How would you feel if for the rest of your life every family member, friend, lover, co worker, neighbor and stranger merely addressed you by : ‘hey you’, while everyone else was also called ‘hey you’. Imagine if you ask ‘hey you’ to do something, it’ll probably get ignored because how does anyone know who the request was for?

So use Their Names. Be specific in your prayers.

The Morrigan is not Pele, nor are either of those goddesses Aphrodite, let alone are they Taweret. Freya is not Sif, nor is she Sigyn, Syn, Skadi, Hel, Skuld, and so many, many more.

SAY THEIR NAMES.


Polytheism is the Reason for the Season

It’s that time of year again, and this is worth a re-share.

Wyrd Designs

Today when we hear people talk about the so-called war on Christmas, it is a battlecry of Christians who feel they have a monopoly on the winter holidays. A common refrain being Christ is the reason for the season. But in Early America, Christmas was outlawed as a criminal act, or was viewed as having no consequence at all by some of our founding forefathers–especially those of Puritan background.

15326592_1715592665132897_6989532568602563026_n.jpg This image is from a real public notice from the Massachusetts Bay Colony, published 1659 in what will later become Boston.

To understand why this notice even existed, first a bit of a history lesson is necessary.
In colonial America, the Puritanical leaders (for this article I am including the Pilgrims in this group) felt that Christmas was indeed a ‘Pagan’ celebration (as explained by Puritan leadership including the minister Increase Mather of the Massachusetts Colony, such festivities were rooted in…

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Glad Lussinatt

Yule is a magical time of year, and when we look to the various holiday traditions from Krampus and Saint Nicholas, to the celebration of Saint Lucia Night, we see the pre-Christian customs as remnants scattered across all of December. But I wanted to acknowledge Lussi, as her feast day approaches. Unfortunately most information about her doesn’t appear in English, but primarily in folk traditions and their accounts from Norway and Sweden (and therefore, in those languages). Usually what we find in English relates more to the Christianized syncretization, and the church’s “Saint Lucia” story.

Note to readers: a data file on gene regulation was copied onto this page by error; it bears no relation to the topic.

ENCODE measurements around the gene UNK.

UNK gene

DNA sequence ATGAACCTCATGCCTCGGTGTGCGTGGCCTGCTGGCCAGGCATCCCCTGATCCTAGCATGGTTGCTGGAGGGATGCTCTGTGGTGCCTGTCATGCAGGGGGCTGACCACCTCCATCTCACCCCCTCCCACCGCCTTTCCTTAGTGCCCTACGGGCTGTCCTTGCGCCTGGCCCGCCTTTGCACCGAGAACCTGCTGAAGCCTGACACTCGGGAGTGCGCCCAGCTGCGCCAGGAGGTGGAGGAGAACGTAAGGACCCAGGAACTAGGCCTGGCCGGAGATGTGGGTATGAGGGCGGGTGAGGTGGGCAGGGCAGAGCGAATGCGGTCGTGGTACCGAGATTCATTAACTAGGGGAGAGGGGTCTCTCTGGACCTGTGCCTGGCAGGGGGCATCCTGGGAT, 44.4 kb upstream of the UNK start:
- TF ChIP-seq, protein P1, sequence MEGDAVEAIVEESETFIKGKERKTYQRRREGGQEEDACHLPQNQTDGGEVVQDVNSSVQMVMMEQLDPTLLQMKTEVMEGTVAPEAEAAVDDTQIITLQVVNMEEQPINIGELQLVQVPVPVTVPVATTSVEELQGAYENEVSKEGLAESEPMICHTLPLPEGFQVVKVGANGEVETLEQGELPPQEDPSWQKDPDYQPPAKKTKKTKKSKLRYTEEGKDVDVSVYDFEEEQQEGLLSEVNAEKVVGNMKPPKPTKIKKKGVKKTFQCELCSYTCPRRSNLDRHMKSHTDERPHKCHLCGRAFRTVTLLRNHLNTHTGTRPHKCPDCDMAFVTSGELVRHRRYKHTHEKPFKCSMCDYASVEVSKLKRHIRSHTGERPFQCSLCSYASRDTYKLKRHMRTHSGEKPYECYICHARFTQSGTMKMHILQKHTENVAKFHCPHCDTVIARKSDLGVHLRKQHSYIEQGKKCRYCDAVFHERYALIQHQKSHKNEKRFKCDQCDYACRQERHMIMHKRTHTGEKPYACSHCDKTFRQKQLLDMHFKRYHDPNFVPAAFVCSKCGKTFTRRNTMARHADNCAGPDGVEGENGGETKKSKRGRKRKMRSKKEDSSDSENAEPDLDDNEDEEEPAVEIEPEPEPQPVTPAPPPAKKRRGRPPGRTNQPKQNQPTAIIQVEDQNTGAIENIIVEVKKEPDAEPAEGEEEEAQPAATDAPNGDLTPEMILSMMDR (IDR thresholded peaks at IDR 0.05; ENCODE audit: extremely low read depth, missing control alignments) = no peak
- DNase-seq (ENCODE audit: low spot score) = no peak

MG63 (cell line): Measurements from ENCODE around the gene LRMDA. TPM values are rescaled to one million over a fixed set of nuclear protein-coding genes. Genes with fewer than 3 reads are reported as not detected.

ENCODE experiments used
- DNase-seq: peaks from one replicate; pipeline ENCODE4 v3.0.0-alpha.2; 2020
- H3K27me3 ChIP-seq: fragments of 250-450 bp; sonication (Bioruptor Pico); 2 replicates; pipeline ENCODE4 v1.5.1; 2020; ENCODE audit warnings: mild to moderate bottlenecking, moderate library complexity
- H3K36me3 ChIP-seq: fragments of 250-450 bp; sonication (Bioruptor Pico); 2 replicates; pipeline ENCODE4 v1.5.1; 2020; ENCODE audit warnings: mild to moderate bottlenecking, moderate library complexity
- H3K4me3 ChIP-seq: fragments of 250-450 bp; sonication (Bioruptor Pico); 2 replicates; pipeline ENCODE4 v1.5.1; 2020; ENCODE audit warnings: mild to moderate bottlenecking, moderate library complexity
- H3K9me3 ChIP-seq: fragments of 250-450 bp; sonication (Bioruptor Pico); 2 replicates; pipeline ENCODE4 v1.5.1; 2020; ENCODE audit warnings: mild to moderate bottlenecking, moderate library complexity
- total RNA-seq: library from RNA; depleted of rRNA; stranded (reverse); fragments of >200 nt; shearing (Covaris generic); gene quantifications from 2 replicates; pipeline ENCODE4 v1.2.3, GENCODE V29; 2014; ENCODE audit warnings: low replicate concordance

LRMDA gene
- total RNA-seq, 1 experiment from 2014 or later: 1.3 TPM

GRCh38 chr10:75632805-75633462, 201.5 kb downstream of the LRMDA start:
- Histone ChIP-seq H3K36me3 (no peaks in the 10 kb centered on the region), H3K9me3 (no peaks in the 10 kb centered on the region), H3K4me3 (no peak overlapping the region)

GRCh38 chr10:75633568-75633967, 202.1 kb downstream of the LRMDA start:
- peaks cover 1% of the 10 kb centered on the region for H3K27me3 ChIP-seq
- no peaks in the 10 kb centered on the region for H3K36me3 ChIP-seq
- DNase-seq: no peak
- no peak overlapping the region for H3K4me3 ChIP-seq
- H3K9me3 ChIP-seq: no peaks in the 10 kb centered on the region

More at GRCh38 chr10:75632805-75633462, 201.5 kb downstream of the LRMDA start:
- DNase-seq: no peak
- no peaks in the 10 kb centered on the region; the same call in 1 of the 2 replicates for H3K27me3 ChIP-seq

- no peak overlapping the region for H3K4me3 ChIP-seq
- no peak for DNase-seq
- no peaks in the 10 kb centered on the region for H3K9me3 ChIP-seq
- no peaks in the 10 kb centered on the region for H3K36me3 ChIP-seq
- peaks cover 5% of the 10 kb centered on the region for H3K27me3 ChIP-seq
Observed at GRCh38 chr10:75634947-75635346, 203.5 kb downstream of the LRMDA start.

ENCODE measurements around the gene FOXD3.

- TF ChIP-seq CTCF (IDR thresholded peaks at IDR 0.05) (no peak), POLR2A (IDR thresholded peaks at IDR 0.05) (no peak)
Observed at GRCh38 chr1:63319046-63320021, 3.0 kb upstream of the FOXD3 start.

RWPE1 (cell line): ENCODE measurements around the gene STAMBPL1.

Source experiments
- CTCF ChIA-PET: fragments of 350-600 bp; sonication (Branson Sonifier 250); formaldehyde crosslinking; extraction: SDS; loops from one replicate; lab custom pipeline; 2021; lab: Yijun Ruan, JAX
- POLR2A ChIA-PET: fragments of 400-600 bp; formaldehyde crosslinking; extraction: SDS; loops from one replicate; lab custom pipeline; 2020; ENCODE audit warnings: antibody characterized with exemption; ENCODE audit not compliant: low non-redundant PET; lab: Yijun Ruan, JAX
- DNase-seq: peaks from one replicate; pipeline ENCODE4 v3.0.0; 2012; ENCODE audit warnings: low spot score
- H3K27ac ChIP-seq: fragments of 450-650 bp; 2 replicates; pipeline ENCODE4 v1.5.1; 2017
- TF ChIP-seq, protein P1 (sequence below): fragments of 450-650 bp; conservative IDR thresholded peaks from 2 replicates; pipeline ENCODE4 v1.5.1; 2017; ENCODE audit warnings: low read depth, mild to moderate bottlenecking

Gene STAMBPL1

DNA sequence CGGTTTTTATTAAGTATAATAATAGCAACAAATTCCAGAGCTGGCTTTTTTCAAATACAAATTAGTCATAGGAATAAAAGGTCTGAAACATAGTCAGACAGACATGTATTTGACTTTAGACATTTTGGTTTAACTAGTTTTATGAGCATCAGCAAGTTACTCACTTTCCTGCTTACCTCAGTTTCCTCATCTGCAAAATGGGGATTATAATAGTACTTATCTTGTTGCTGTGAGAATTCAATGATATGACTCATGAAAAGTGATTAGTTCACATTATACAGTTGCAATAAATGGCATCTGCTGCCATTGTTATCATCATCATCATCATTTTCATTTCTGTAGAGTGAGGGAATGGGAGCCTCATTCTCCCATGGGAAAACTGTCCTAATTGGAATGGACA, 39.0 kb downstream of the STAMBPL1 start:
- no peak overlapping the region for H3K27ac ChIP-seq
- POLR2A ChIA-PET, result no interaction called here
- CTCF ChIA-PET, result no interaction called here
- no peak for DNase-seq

Some scholars have posited that the Christianized Saint Lucia and the customs tied to her celebration in modern times is most likely a syncretization of pre-Christian customs of Lussi (from areas of Norway and Sweden) with the Italian Christian martyr Saint Lucia. Folk traditions describe Lussi having a Wild-Hunt (oskorei) like horde called the Lussiferda.

Lussebrud from Jösse district, in the Värmland region of Sweden.  
The figure is about 150 cm high (4.9 feet) and was used before 1930. The Nordic Museum.

In some regions of Sweden there would be the lussebrud (the Light Bride). Sometimes the lussebrud was merely a female dressed for the occasion, but sometimes this may be a male or female dressed up in straw as a bride, or the lussebrud may be a straw doll. The lussebrud may also be accompanied by the lussebock (Light buck). This is similar to other Wild Hunt figures in the Northern Tradition: Perchta & the Perchten, Saint Nicholas (possibly influenced from Odinic origins) and the Krampus. Like other Wild Hunt figures, she has ties to the reward/punishment folk traditions. Lussi or her horde would come down chimneys and steal misbehaving children. Lussi might destroy chimneys if certain tasks weren’t done before her night: spinning of thread or yarn was to be finished, cleaning finished, slaughtering for the year to get through the winter, and other such tasks. Symbolically, these were all tasks you’d need to help you survive a winter. If people hadn’t finished all their work, they feared Lussi would smash their chimneys.

The celebration of Lussi’s Night was meant to be culturally connected with the winter solstice, and that is what we see with the older Julian calendar. We can tell this from the clue we have of the celebration’s name from parts of Norway, where it was called ‘Lussia Langnatte’ (or Lussi’s Long Night). In Sweden it’s usually referred more simply as Lussinatta (Lussi’s Night). When a new calendar methodology was adopted, the Gregorian Calendar, we ended up with her celebration on December 13, and the astronomical solstice falling about a week later.

Today in Sweden, Lussinatt falls on the evening of December 12. There exists a multiplicity of folk traditions that can mark the celebrations. Some are secular, some are tied to the church. Previously as we near the modern era, you would have lussegubbar, or youth dressed up like Lussi and go carousing door to door in the countryside singing, in a tradition that seems reminiscent of caroling and wassailing traditions we see elsewhere. Today the songs are still sung especially the Sankta Lucia (which is believed to originate from an Italian folk song, rebranded with Swedish lyrics), but the processions are a bit less wild as they tend to wind their way through town from schools and churches, to nursing homes and hospitals. Today many towns will have an elected (or chosen by random lottery) Lucia who leads the procession (Luciatåg) wearing a candled wreath (known as a luciakrona, which was traditionally worn as a crown decorated with evergreen lingonberry branches), accompanied most usually by young girls as her handmaidens (tärnor) in evergreen wreath crowns and more recently young boys as star boys (stjärngossar) in pointed white hats holding gold stars. Everyone is all dressed in white holding candles. Sometimes they are also accompanied by gingerbread men (pepparkaksgubbar), or in some places they might dress as the local elves.